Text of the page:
If airfares confuse you as much as they confuse me, then I have some good news: Several new rules are going to make it easier to calculate the total cost of a ticket.
Starting Jan. 26, a new U.S. Transportation Department rule will require airlines to include all taxes and fees in their advertised fares. Other provisions of the rule — banning post-purchase price increases and allowing passengers to hold certain reservations without payment or to cancel them without penalty for 24 hours after booking — will take effect Jan. 24. Read more “New rules for airline fees are a partial victory for travelers”
You don’t have to fly frequently to know the airline industry has some of the most ridiculous rules in the travel business. But if you fly enough, you may not have to follow all of them.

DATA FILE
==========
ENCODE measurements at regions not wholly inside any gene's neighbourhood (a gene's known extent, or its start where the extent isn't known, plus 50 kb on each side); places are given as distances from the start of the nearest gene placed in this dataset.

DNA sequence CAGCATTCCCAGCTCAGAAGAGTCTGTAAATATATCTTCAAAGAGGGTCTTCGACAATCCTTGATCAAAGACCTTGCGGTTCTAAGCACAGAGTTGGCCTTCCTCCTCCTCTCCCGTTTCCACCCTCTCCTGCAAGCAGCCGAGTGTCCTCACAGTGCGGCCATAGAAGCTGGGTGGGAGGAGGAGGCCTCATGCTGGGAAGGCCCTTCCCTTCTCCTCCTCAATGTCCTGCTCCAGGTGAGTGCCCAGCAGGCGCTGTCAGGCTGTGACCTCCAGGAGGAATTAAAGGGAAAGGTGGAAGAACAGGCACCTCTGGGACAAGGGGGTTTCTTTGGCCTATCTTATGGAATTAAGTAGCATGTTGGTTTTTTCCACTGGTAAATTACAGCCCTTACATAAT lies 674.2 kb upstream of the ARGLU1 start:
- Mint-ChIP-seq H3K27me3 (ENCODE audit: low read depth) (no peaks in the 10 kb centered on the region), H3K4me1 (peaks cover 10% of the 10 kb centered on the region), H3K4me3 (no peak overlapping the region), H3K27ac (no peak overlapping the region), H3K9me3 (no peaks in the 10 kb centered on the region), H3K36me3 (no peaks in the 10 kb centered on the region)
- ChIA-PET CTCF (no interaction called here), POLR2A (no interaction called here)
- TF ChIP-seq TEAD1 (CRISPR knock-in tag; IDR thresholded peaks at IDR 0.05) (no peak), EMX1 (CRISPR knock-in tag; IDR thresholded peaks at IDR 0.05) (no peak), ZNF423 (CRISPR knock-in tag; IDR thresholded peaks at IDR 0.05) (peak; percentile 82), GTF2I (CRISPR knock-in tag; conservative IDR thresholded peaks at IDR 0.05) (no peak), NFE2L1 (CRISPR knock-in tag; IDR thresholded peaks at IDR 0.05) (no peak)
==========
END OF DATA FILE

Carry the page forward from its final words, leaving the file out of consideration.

For example: Most passengers are herded through boarding areas in large, disorganized groups. Unless you’re an elite-level frequent flier; then you skip through a “breezeway” or over a red carpet, away from the long line, directly to your preferred seat. Frequent fliers also get to shortcut the lengthy security line at some airports, and they don’t have to pay many checked luggage fees and other surcharges. Read more “Ridiculous or not? Airline rules were meant to be broken (by elites)”
A majority of travelers (69 percent) said change fees and penalties should be suspended when bad weather prevented “a significant number” of travelers from from reaching the airport, hotel or port. Slightly fewer (62 percent) also said they should put the rules on “hold” when bad weather prevents the travel company from operating safely.
More than one-third (35 percent) said the rules should be waived when bad weather prevents an individual traveler from reaching the airport, hotel or port. And only 3 percent said a weather-related exception should never be made.